The decennial redistricting for Congress and the Michigan House and Senate is always a major event, but after a nonpartisan commission spectacularly scrambled the maps traditionally drawn by politicians — and with Michigan’s Republican Party splitting between Donald J. Trump loyalists and those distancing themselves from the former president — Michigan’s political future may be harder to predict than ever.
The upended political landscape has raised some new burning political questions that voters will answer by nightfall (hopefully) on Aug. 2. While it’s tough to predict outcomes, here’s a guide to the Michigan primary election.
Which Republican will take on Democratic Gov. Gretchen Whitmer?
In a crowded field, much of the state’s GOP establishment has long favored former Detroit Police Chief James Craig, who received maximum contributions from the last two Republican governors and is seen as the one candidate likely to make a dent in Gov. Gretchen Whitmer’s overwhelming Detroit advantage — if he can run. He was booted from the ballot, along with businessman Perry Johnson, after fraudulent nomination signatures left their petitions short of requirements. Both have filed lawsuits, hoping to make the primaries anyway. Johnson, who is blanketing the airwaves with ads aligning himself with Trump, swayed U.S. Rep. Jack Bergman’s support away from Craig in April. This suggests Johnson’s efforts are paying off in the polls, and perhaps a shift is afoot. Another factor could be millionaire candidates Kevin Rinke and Garrett Soldano. Both are spending big out of their own pockets in hopes of buying name recognition. The wild card is who, if anyone, Trump endorses. He made complimentary remarks earlier this year about Muskegon businesswoman Tudor Dixon, who seems the perfect fit — a young, attractive nonpolitician with whom he is evidently already acquainted. The field is overwhelmed by Trumpists either way; four of the five remaining candidates adhere to the falsehood that widespread fraud turned the state to President Joe Biden, and Rinke says he needs more information. It’s possible Trump sits out the Michigan governor’s race, but given that Whitmer was one of his top Democratic targets during COVID and a Biden veep short-lister? Probably not.
Will a Black congressperson represent Detroit?
The city has had at least one Black representative in D.C. since 1954, when Charles Diggs Jr. was first elected. But with the retirement of Rep. Brenda Lawrence and new district maps drawing pieces of the city into swaths of suburbs, thereby diluting Black voting power, it’s possible the Blackest city in America won’t have one of their own in Congress in 2023. Rep. Rashida Tlaib, who has represented John Conyers’ former district since 2019 after he left office amid scandal, seems in good shape to stay in office now that her new district, MI-12, is a bit less of Detroit and much more of the heavily Arab American suburbs. The other Detroit district, the new MI-13, includes the heart of Motown but stretches south to Southgate, west to Romulus, and northeast to Grosse Pointe. The most notable candidates there are state Rep. Shri Thanedar, an Indian American man who won the city of Detroit when he lost a three-way Democratic primary for governor in 2018 and is spending millions of his own money again, and state Sen. Adam Hollier, who is Black and making the importance of having a Black representative from Detroit in the House a key piece of his campaign.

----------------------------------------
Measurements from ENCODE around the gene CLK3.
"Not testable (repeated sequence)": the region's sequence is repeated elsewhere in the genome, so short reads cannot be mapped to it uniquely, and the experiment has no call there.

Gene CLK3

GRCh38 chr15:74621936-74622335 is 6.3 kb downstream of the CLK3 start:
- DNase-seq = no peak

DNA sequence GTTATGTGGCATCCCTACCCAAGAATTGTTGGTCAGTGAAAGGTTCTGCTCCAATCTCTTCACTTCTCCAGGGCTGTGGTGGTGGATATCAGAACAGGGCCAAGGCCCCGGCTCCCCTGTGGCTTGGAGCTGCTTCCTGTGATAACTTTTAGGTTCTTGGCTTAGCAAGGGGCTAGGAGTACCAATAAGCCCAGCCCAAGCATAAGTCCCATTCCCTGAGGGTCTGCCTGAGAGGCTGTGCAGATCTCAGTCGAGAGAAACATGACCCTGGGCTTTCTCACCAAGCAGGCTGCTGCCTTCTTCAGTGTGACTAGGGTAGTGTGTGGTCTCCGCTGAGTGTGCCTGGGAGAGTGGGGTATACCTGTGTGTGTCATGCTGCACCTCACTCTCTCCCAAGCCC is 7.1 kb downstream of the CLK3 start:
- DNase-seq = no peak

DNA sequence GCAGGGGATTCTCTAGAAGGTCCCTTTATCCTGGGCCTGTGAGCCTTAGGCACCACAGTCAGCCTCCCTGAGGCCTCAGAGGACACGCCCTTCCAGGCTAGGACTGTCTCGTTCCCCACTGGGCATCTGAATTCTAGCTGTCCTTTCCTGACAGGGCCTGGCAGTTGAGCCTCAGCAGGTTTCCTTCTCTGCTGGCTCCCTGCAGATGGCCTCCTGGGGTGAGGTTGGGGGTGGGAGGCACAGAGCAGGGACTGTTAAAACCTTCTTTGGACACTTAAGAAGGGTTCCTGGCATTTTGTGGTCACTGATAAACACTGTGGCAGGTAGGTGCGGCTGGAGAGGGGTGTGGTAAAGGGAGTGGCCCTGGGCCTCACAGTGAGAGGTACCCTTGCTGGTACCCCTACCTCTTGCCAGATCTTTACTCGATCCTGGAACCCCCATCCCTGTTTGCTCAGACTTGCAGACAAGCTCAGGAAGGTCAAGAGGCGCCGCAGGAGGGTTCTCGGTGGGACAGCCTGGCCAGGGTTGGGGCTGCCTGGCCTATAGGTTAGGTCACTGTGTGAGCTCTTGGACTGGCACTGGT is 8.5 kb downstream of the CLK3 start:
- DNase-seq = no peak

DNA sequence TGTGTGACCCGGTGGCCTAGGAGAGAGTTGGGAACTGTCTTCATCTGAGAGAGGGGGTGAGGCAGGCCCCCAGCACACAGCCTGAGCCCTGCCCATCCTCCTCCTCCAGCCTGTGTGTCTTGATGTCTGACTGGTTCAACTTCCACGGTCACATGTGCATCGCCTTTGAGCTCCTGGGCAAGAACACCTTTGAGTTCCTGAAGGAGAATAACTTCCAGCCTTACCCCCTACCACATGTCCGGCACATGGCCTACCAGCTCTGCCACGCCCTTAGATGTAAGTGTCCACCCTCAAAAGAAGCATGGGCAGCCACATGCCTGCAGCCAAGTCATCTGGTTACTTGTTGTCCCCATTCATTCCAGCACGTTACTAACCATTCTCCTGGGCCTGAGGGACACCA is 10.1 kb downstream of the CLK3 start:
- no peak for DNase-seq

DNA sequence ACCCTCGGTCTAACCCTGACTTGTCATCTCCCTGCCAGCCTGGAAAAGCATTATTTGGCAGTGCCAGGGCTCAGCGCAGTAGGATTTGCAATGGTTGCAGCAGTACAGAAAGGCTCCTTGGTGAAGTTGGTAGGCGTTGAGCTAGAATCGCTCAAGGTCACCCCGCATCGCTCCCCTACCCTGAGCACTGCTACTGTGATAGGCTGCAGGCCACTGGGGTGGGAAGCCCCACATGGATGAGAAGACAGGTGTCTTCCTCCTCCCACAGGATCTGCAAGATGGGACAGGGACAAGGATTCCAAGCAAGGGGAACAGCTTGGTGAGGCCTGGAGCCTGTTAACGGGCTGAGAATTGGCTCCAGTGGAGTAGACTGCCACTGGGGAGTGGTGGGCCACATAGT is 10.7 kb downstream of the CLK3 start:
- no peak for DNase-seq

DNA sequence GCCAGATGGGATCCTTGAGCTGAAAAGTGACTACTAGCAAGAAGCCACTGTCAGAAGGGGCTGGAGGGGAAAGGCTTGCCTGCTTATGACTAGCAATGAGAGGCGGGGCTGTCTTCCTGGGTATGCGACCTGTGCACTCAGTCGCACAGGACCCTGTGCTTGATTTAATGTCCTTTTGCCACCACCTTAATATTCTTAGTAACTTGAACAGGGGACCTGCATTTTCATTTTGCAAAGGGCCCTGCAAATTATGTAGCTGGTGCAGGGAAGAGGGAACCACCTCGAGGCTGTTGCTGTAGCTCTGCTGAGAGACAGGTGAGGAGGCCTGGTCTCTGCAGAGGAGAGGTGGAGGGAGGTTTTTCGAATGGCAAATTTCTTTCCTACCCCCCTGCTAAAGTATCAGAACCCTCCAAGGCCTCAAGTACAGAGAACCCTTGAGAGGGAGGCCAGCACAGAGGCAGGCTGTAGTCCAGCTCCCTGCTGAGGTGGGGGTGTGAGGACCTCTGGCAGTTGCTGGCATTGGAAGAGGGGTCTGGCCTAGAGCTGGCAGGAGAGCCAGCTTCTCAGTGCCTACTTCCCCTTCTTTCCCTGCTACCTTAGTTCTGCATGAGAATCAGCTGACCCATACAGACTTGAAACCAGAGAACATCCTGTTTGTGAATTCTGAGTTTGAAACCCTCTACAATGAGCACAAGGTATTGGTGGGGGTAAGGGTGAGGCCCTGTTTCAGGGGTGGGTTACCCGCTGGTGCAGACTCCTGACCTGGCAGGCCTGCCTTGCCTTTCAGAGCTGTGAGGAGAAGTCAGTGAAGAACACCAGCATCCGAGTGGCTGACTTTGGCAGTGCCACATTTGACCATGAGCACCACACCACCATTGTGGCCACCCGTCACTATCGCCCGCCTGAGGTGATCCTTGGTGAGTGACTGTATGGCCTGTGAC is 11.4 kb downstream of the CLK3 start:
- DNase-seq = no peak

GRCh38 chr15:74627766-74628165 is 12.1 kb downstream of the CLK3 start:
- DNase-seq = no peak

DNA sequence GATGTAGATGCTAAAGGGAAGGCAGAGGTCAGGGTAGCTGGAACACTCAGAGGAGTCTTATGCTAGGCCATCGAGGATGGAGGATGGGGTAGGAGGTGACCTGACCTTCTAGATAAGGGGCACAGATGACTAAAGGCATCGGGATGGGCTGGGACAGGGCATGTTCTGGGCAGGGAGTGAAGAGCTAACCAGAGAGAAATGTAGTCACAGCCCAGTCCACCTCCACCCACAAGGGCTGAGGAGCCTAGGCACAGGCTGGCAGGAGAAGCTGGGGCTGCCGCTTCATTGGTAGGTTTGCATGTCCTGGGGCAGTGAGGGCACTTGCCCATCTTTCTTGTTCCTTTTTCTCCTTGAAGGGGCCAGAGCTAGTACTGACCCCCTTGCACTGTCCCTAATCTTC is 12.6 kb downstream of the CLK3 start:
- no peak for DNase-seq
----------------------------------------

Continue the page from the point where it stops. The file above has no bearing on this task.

Can Haley Stevens end the Levin dynasty?
The state’s loss of a House seat due to population decline created several awkward situations, but none so much as pitting Stevens and Rep. Andy Levin against each other in a primary for their political lives in the newly drawn MI-11 in Oakland County. Levin, the son of former Rep. Sander Levin and nephew of the late Sen. Carl Levin, is a scion of what is believed to be the only Jewish dynasty in national politics and is considered more progressive than the moderate Stevens. He’s also irked many national Democrats by refusing to run instead in the new MI-10, a competitive neighboring district that stretches from Rochester Hills to St. Clair Shores, where Republican John James has lost two bids for a Senate seat and now appears to have an easy path to Congress. Instead, Levin and Stevens are forcing voters to pick between them in a safe Democratic seat.
How will the two other incumbent-on-incumbent races shake out?
The Levin-Stevens race is the highest-profile because it’s for Congress, but new maps also have pitted state Sen. Mallory McMorrow against state Sen. Marshall Bullock and state Rep. Cynthia Johnson against state Rep. Tyrone Carter. All are Democrats. The McMorrow-Bullock race is fraught; McMorrow has received national attention and a flood of campaign contributions following an impassioned speech that went viral in April attacking a Republican colleague who implied she supported pedophiles. But a Bullock loss would mean there would be no Black members of the state Senate from Detroit.